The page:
Milwaukee’s only two losses this season, against Cleveland and Boston, shows a significant separation between where the Bucks are and where they need to be. In both games, Milwaukee was competitive until the fourth quarter, but to get starters their necessary rest, Coach Kidd tends to take out the unit at the start of the fourth quarter. Since the starters are only in part of the fourth, it makes sense that the Bucks are in the bottom seven in fourth quarter scoring. With an obvious separation of talent between the Bucks and their opponent’s bench in the two losses, the lack of scoring on the bench is a major problem. My question to Bucks management would be, “Do you stick with your original bench rotation because it’s the best chance for them to win, or are you sticking with these players because they are being paid the most?” If it’s the latter of the two, I think you have a philosophy that will keep the team from reaching its full potential. The following is a list of players who could be potentially more impactful if they get more minutes.
Rashad Vaughn can be an immediate impact shooter on a Bucks bench that desperately needs a go to three-point specialist. Vaughn showed versus Atlanta he can get hot quickly, and with confidence, can knock down consecutive threes from any spot on the court. In my opinion, the Bucks coaching staff has mismanaged the growth of Rashad because they didn’t take into account the mental aspect of his growth. Vaughn has been relied on to score at every level he has played at, and when Vaughn has missed a few shots in reserve action over his first three seasons, Coach Kidd has shown there is a short leash on Vaughn when he isn’t making shots. If you look at what Rashad can contribute on the NBA level, he can be similar to J.R. Smith. The shot making ability is there even though you it hasn’t been shown consistently. It’s up to the Bucks coaching staff to realize the untapped potential for Vaughn even though he may force up questionable shots from time-to-time.
John has really come into his own getting a bump in playing time in light of Greg Monroe’s poor showing and injury. The only member of the Bucks to play in the Brandon Jennings era left on the roster, Henson was picked with intent to be the future of Bucks center position. Although Henson showed little signs of improvement early, he has found a niche in the Bucks long and athletic defensive scheme. Whether it has been changing his mentality to sticking within his game, or being more confident in his game, John has played amazing coming off the bench. Henson’s interior defense is elite because of his freakishly long wingspan and defensive positioning when opponents slash to the basket. Not only does Henson’s positioning help out defensively, there is a noticeable difference on the offensive floor when Henson is in the game. He can sit in the short corner and be ready for the dump off from the driving Buck, or step out and hit a 15-foot jump shot. The offensive spacing when Henson is the Center in comparison to Greg Monroe is stunning actually, because for Moose to be productive in his time on the court you need him to score in the low post, which completely stunts the flow of the offense.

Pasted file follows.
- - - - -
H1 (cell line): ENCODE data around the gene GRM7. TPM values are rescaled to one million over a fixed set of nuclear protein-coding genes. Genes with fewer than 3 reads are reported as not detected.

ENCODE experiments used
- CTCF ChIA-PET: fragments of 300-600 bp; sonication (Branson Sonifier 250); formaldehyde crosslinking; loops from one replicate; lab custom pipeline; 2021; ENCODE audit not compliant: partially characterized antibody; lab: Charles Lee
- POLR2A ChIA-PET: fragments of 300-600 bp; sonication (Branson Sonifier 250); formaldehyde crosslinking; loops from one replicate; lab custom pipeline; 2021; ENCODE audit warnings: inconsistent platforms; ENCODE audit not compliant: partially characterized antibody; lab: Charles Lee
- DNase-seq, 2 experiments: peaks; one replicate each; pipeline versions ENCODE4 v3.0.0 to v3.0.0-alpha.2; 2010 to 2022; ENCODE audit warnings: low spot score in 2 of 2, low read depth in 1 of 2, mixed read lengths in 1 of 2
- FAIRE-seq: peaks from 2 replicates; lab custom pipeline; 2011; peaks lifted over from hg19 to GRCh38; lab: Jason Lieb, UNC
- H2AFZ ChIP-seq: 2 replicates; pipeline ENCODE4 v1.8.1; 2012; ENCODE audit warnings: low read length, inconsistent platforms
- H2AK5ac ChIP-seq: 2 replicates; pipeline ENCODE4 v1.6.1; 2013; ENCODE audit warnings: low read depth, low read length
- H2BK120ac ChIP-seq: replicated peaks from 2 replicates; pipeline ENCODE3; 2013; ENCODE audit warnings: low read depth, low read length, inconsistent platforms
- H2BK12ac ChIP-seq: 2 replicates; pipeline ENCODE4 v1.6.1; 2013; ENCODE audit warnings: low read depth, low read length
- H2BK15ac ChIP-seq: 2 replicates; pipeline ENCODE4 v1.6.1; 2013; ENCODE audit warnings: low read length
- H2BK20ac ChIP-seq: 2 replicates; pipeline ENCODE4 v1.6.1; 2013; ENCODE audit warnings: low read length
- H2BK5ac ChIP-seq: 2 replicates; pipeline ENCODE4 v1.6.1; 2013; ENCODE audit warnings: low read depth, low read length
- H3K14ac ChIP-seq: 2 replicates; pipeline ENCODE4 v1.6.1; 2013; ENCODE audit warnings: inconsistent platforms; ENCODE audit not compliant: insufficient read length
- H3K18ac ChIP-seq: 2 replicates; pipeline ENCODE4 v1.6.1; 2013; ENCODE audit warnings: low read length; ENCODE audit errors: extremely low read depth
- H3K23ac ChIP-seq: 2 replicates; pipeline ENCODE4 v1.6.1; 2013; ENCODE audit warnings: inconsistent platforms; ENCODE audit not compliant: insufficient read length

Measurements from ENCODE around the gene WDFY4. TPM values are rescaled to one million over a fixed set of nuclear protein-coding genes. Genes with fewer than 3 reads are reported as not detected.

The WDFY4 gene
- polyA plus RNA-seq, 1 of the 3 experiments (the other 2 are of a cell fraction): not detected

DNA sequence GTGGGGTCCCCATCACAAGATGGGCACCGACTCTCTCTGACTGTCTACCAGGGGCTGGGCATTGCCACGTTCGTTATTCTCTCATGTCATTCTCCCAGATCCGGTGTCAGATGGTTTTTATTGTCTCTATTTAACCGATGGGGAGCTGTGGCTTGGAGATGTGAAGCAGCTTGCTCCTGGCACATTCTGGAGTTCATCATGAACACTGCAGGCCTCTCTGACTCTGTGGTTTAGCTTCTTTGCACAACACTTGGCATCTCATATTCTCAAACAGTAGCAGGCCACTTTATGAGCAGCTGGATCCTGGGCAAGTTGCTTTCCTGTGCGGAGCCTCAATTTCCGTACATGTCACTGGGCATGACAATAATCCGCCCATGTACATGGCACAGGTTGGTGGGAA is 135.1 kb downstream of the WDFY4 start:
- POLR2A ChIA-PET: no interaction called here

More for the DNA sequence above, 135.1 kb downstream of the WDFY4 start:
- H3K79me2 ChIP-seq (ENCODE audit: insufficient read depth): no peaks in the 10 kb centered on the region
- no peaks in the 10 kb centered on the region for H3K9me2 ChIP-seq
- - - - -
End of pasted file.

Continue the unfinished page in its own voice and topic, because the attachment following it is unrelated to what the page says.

Brown fits the glaring hole on the Bucks bench of an effective scorer that doesn’t need other players to create his shots. In his one appearance this season against Cleveland he logged only six minutes, but every time Brown was on the offensive end of the floor, he was aggressive in his cuts off of drives by Delly, and he showed us his ability to create shots with a smooth step back jumper. Defensively he stood out picking up Dwayne Wade at half court every possession, and his activeness led to two Cleveland turnovers on two straight possessions. It is a small sample size, yes, but he showed that he isn’t scared of anyone with his persistence with and without the ball. It isn’t often you see a Bucks Rookie so active in cutting and creating for himself; with past players in their rookie season such as Thon, Giannis, and Vaughn being asked to sit in the corner while the offense is run. I see a lot of Malcolm Brogdon in Brown, both being four-year college players, and showing poise immediately against the top competition.
Although the pick of D.J. Wilson, in my opinion, was based mostly on his potential, there needs to be a confidence instilled within D.J. Wilson. The choice to give Mirza Teletovic the majority of reserve Power Forward minutes in light of Jabari Parker’s injury, is one that is possibly being made based on the size of his contract rather than his potential to help the team win games in the future. D.J. has an interesting skill-set of size and speed as well as a smooth jump shot from medium to long range. The speed of the NBA game could be also a factor in the playing time debate for D.J. Wilson, but I assumed that he would get more minutes just to see what the young man can produce. There is going to be a point where Wilson will get extended playing time this season, and when he does, I believe that he will show that he can make an impact in a reserve role late in the season and the playoffs.